The Lockwood-Mathews Mansion Museum in Norwalk, Connecticut has installed a brand new elevator, making the mansion more accessible to visitors. The new ADA elevator installation took about 15 years to complete.

The Board of Trustees faced many challenges because of the mansion’s status as a national landmark and had to avoid constructing the elevator shaft on the exterior in order to preserve the building’s historical appearance.

The elevator installation and upgrading of the Museum’s bathrooms were the second phase of a $800,000 renovation project. The changes made were expected to ensure compliance with the Americans with Disabilities Act (ADA). The upgrades were jointly funded by the City of Norwalk, Norwalk Historical Commission, and State Historic Preservation Office.

The 62-room mansion is listed on the National Register of Historic Places and was declared a National Historic Landmark in 1978. It is considered as one of the earliest and most significant Second Empire Style country houses in the United States. The mansion was built 1864 and 1868 by renowned financier and railroad baron LeGrand Lockwood and features matchless Gilded Age interiors and furniture, magnificently showcasing the beauty and majesty of the Victorian Era. The City of Norwalk later purchased the mansion from the Mathews family in 1941 to be used as a park.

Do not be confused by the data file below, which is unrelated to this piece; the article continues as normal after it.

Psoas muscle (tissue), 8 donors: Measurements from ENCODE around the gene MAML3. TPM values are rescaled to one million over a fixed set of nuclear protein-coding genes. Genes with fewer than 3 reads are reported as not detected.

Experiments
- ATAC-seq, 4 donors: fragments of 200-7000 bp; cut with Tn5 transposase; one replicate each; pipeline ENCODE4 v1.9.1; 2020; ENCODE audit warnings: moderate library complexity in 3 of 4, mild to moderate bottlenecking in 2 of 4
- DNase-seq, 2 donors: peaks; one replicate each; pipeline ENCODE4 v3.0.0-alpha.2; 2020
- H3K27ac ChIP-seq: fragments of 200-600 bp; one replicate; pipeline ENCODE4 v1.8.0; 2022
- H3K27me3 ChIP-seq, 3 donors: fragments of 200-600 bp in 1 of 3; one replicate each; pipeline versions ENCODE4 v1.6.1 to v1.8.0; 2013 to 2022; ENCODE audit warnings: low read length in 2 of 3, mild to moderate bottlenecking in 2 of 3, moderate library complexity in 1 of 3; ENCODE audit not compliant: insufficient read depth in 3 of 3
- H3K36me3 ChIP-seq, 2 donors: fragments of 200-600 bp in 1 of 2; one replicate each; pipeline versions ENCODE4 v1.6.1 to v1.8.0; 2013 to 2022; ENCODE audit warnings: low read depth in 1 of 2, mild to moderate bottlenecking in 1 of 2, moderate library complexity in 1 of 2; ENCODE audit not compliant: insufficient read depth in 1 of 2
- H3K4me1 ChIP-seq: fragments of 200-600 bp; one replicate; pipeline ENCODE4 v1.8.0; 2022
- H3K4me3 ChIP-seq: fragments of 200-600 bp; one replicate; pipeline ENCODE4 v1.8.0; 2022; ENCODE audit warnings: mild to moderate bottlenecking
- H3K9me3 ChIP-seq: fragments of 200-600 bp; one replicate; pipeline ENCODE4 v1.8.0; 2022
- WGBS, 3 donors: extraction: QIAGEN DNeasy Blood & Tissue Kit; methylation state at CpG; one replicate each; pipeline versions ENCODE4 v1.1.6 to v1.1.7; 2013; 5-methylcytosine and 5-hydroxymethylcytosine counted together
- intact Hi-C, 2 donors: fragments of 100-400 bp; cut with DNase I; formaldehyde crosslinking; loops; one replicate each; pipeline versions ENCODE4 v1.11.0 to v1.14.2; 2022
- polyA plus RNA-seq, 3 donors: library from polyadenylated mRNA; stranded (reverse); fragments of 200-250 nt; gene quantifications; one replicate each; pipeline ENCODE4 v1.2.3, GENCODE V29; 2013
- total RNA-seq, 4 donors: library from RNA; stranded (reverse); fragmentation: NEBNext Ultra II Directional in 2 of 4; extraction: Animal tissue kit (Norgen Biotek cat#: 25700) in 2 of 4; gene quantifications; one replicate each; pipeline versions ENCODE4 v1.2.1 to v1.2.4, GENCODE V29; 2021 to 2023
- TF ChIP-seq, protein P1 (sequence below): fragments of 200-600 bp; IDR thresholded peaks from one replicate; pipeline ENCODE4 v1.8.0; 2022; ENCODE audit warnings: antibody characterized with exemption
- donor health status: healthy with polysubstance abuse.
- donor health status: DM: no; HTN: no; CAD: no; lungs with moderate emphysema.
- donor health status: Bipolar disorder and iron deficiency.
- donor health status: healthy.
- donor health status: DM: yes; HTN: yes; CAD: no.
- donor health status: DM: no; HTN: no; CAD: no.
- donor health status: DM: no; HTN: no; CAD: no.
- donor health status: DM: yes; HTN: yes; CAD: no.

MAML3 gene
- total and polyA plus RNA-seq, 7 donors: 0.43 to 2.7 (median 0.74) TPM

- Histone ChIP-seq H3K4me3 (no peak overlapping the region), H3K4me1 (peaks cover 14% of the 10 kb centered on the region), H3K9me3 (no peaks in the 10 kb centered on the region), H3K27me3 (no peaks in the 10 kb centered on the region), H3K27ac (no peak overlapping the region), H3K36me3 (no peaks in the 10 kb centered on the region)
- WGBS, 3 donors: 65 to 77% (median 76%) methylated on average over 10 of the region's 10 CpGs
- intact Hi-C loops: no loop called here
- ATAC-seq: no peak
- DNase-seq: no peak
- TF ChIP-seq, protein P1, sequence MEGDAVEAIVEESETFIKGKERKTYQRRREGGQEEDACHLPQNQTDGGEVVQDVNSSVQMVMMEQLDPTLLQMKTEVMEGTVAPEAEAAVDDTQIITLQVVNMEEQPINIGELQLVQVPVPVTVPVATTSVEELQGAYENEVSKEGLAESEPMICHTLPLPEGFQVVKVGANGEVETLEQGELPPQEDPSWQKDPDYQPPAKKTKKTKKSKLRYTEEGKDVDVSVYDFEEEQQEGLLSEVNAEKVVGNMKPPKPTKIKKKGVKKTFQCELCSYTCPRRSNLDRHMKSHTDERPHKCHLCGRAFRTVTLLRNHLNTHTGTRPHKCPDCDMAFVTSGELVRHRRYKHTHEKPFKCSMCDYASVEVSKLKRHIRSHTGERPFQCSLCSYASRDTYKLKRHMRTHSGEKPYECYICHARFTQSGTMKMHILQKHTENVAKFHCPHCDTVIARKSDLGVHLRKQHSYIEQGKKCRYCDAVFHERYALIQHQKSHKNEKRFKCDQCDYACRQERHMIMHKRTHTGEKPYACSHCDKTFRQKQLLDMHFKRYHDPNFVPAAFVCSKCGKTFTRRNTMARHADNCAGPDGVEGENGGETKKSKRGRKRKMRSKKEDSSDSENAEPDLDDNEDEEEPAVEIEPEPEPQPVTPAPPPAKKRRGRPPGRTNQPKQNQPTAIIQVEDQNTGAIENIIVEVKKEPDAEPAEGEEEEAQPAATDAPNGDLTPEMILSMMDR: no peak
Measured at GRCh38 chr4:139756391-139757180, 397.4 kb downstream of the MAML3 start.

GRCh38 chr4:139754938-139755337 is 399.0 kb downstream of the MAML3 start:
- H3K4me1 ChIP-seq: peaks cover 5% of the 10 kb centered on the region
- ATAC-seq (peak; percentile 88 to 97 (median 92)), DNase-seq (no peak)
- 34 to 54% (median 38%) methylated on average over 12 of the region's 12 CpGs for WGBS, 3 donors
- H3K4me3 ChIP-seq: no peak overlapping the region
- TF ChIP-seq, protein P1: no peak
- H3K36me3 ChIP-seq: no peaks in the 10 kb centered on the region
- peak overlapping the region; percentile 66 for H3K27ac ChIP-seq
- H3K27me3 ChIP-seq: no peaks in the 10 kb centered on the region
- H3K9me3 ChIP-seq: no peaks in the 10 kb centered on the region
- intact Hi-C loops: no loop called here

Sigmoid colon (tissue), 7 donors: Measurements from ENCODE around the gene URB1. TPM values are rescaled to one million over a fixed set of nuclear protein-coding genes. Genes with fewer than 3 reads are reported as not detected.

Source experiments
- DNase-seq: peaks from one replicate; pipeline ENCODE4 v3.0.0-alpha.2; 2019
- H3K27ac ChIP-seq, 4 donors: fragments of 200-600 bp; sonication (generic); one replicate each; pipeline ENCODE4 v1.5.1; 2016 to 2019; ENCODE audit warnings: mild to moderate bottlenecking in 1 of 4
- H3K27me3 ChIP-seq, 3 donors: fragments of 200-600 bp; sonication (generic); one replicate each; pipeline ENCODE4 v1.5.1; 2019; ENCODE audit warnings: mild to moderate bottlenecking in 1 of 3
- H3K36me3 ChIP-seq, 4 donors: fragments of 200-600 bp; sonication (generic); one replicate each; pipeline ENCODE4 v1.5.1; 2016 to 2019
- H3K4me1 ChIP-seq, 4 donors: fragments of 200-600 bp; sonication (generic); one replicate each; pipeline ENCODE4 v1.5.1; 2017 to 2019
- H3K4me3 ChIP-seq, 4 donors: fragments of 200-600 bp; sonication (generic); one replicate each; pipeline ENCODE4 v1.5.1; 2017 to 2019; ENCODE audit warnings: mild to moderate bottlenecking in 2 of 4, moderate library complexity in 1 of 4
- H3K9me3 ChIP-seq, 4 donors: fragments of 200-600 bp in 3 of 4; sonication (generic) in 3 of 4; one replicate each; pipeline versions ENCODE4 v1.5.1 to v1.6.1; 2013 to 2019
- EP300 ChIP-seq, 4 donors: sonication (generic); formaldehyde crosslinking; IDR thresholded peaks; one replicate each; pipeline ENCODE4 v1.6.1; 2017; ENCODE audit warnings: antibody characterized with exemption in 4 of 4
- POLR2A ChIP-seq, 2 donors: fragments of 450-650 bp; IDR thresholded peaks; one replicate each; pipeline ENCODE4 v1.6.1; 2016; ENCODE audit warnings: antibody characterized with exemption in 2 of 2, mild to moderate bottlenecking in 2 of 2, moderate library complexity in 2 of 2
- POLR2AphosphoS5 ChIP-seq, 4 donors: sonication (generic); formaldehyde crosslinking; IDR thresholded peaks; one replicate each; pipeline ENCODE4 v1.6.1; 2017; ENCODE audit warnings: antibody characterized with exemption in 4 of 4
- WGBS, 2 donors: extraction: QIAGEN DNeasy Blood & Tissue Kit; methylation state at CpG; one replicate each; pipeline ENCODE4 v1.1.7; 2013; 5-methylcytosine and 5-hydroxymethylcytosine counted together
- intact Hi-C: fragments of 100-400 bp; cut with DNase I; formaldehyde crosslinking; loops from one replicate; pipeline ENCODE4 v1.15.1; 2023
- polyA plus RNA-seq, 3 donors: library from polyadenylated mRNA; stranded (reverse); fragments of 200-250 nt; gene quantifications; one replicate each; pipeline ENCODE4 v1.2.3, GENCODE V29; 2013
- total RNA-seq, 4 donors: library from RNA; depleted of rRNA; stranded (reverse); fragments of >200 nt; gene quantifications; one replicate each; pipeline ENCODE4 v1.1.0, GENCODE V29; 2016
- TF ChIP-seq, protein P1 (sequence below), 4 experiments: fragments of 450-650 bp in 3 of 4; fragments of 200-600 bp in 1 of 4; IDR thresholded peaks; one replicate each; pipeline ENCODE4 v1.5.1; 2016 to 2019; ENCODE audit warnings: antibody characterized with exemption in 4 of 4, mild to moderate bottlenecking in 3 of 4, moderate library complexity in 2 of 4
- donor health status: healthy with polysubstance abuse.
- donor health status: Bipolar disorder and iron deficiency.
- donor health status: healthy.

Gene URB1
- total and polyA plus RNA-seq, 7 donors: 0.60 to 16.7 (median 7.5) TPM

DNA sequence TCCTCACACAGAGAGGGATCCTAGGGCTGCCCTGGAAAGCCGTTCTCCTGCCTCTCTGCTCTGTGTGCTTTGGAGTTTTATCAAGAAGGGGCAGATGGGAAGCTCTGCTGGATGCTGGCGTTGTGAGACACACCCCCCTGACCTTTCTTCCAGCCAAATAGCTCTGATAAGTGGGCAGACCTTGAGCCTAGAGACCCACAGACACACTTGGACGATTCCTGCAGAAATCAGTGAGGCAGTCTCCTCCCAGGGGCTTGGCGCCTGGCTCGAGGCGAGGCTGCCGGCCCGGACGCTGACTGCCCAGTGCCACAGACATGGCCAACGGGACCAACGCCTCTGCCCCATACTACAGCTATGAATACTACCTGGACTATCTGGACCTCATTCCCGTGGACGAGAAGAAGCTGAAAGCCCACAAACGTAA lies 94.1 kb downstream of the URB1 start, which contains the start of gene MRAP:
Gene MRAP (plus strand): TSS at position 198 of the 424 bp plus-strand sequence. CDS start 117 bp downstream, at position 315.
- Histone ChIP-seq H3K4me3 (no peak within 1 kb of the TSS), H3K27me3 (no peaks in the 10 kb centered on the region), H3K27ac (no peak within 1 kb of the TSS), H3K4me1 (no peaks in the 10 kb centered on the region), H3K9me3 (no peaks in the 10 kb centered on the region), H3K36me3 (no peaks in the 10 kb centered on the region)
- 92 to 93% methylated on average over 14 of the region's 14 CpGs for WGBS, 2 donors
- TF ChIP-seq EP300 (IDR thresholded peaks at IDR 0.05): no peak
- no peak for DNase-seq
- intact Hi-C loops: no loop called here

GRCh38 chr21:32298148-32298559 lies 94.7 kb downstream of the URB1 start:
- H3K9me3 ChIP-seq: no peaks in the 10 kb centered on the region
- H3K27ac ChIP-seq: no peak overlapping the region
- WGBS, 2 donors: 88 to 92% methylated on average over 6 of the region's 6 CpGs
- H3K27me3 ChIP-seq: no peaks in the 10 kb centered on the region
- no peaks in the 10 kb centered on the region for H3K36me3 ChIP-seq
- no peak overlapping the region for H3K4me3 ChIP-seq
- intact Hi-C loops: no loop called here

The new elevator offers a spectacular mansion experience for visitors. With a total of five stops, the device allows visitors with mobility challenges access to all parts of the museum. It will also enable visitors to view the “Stairs Below exhibit” which features the elegant servants’ quarters, which will open in October.